Pegs and Pain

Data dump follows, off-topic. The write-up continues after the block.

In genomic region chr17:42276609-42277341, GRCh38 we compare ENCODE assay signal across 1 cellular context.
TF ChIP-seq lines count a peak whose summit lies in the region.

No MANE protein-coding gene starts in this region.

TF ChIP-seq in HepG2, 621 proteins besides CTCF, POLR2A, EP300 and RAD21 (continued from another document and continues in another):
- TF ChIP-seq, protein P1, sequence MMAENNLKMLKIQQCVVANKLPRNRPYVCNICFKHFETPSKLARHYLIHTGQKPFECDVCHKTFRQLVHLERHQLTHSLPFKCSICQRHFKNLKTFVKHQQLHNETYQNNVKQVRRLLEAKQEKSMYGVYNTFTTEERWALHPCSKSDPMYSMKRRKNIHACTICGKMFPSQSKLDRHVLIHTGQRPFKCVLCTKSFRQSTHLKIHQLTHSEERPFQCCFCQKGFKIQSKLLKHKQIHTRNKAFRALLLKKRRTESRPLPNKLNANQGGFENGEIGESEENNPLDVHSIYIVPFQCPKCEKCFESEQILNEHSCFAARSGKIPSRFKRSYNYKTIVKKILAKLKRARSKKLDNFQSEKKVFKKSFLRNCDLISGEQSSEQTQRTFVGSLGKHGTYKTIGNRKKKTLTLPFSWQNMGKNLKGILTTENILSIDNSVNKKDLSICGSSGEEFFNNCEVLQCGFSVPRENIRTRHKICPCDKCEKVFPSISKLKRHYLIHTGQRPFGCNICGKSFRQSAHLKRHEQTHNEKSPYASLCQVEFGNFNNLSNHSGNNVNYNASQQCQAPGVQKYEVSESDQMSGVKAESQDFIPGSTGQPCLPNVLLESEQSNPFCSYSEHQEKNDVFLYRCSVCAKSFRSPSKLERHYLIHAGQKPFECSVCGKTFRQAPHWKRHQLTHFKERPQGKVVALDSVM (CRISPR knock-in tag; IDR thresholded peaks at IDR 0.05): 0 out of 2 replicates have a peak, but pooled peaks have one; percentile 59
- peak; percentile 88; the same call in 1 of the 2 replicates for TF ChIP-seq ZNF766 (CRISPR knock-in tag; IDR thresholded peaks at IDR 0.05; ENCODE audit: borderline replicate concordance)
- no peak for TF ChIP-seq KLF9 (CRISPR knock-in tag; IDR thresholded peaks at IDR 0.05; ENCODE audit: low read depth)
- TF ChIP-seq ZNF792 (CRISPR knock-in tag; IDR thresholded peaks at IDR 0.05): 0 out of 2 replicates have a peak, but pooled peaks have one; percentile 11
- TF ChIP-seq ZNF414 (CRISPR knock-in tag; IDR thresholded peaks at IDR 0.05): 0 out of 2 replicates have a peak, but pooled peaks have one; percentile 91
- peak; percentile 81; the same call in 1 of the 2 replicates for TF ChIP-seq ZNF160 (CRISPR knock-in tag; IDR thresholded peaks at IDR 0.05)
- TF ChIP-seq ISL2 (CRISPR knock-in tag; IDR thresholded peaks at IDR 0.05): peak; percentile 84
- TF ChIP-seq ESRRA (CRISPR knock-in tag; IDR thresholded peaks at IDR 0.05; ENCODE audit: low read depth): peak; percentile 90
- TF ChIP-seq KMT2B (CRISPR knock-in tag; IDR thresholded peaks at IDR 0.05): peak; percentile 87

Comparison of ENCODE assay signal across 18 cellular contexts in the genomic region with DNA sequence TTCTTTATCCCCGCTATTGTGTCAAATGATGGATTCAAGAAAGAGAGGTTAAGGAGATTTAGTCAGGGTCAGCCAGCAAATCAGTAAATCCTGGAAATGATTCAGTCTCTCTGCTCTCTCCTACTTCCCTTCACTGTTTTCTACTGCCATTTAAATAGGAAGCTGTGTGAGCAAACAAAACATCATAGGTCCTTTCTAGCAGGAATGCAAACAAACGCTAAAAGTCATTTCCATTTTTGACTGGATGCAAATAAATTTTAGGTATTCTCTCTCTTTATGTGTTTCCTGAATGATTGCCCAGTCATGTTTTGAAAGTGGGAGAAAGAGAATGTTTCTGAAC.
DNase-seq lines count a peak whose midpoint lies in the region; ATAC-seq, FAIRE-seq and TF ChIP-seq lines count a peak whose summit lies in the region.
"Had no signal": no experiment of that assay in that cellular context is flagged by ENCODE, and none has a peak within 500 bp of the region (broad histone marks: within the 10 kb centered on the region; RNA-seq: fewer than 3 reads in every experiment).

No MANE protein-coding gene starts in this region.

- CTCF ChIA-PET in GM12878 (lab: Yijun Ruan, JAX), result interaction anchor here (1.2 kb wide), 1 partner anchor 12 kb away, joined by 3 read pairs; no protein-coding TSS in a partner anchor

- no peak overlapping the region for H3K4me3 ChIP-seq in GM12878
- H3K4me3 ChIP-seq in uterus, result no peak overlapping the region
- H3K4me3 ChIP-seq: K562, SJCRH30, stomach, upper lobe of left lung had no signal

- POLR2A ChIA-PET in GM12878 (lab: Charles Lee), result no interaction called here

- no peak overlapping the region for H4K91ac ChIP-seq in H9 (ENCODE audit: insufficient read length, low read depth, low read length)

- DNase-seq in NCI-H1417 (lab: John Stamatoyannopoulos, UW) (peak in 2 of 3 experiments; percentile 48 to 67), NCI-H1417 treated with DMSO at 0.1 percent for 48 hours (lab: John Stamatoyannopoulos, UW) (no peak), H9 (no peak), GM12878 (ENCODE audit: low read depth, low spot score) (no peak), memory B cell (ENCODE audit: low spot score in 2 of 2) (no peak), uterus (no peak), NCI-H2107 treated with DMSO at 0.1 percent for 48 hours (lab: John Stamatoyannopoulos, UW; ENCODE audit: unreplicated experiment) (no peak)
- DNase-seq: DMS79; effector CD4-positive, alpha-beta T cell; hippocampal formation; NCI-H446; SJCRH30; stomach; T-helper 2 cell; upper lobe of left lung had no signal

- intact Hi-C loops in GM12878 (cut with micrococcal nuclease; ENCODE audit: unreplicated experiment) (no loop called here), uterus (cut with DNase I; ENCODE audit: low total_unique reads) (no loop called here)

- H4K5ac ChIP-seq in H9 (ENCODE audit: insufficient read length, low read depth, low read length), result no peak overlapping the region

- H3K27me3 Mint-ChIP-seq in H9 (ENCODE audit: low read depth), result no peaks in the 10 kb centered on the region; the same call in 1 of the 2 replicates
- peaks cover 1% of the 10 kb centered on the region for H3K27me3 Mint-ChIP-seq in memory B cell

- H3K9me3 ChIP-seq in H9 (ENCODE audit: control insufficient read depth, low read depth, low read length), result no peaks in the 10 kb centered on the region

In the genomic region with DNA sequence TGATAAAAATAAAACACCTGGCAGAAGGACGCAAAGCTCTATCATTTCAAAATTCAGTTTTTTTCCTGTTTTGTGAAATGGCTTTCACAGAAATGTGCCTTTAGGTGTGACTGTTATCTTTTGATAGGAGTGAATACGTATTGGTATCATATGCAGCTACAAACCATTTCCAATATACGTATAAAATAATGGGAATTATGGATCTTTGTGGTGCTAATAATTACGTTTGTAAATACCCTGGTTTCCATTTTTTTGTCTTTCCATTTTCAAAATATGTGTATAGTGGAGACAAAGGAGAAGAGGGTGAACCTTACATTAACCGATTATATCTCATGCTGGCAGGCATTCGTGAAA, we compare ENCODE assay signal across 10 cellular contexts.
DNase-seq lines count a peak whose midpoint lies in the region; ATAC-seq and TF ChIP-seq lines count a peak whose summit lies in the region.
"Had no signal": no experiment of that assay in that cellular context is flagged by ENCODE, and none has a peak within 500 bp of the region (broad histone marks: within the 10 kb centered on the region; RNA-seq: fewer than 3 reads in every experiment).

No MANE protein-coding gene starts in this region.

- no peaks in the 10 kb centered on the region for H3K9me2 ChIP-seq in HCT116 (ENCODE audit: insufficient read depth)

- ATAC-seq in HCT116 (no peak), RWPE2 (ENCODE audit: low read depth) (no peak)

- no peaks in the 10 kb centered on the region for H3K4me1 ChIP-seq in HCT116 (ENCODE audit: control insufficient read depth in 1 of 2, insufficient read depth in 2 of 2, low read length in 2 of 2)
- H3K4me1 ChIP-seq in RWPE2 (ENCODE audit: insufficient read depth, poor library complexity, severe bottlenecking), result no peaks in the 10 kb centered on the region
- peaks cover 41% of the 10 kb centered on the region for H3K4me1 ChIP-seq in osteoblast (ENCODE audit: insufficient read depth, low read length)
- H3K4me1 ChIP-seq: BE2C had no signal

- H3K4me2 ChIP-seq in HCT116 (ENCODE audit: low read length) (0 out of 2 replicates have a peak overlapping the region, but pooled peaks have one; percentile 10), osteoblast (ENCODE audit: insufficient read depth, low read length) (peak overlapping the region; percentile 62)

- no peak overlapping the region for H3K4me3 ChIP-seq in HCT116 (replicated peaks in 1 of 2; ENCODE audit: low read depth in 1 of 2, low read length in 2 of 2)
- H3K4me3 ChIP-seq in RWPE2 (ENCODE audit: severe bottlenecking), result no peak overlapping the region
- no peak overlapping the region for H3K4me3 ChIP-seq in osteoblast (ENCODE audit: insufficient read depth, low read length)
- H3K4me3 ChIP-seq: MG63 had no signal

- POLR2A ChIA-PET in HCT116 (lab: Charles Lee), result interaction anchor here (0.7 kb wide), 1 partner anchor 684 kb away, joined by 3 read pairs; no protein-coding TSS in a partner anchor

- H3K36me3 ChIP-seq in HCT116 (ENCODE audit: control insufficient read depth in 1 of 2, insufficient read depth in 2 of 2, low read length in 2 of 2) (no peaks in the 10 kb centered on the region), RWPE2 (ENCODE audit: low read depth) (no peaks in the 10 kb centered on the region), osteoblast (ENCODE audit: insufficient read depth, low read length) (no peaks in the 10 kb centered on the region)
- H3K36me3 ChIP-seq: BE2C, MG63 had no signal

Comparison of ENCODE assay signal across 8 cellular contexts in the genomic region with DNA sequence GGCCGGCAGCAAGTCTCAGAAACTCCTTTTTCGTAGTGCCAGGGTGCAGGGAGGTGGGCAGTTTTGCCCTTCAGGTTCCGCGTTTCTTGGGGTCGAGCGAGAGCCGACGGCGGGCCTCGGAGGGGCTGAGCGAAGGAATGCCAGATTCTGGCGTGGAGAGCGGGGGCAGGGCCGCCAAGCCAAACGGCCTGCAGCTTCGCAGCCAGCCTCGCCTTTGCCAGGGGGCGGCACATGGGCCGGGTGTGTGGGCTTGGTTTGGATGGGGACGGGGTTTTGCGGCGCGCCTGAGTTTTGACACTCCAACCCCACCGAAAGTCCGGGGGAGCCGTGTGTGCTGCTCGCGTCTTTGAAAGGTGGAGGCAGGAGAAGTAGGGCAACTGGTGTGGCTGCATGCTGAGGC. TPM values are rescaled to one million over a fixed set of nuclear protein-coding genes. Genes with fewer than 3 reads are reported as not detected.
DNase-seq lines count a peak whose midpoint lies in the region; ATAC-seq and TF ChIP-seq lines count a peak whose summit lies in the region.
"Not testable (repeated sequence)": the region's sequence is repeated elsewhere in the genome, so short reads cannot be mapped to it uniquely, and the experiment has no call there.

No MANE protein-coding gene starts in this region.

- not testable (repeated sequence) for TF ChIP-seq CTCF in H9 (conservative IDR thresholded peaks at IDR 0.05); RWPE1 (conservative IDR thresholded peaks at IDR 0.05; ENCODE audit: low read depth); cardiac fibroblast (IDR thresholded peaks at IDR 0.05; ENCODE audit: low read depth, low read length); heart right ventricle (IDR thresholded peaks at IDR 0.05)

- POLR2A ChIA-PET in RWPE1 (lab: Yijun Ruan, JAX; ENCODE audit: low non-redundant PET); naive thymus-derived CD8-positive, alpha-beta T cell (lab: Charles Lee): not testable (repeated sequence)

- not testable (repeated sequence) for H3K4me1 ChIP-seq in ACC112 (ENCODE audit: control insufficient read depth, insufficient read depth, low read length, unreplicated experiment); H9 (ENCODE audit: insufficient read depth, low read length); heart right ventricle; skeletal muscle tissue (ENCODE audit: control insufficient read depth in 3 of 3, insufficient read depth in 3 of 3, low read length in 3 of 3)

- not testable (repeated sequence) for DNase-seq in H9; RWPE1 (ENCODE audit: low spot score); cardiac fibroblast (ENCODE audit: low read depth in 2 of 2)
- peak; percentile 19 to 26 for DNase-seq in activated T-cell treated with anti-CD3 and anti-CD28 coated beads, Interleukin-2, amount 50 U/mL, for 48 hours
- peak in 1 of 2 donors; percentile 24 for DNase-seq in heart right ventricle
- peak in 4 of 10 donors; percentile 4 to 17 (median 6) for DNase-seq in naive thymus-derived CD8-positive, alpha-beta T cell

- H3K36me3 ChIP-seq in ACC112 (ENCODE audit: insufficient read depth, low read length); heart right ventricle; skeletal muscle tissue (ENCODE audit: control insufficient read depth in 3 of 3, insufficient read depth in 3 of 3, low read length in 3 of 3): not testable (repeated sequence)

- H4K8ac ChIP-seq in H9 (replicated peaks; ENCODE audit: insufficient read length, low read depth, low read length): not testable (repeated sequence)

This paper quantifies the costs of adhering to a fixed-exchange-rate arrangement, such as a currency union, for emerging economies. To this end it develops a novel dynamic stochastic disequilibrium model of a small open economy with monetary nonneutrality due to downward nominal wage rigidity. In the model, a negative external shock causes persistent unemployment because the fixed exchange rate and downward wage rigidity stand in the way of real depreciation. In these circumstances, optimal exchange-rate policy calls for large devaluations. In a calibrated version of the model, a large contraction, defined as a two-standard-deviation decline in tradable output causes the unemployment rate to rise by more than 20 percentage points under a peg. The required devaluation under the optimal exchange-rate policy is more than 50 percent. The median welfare cost of a currency peg is shown to be enormous, about 10 percent of lifetime consumption. Adhering to a fixed exchange-rate arrangement is found to be more costly when initial fundamentals are characterized by high past wages, large external debt, high country premia, or unfavorable terms of trade.
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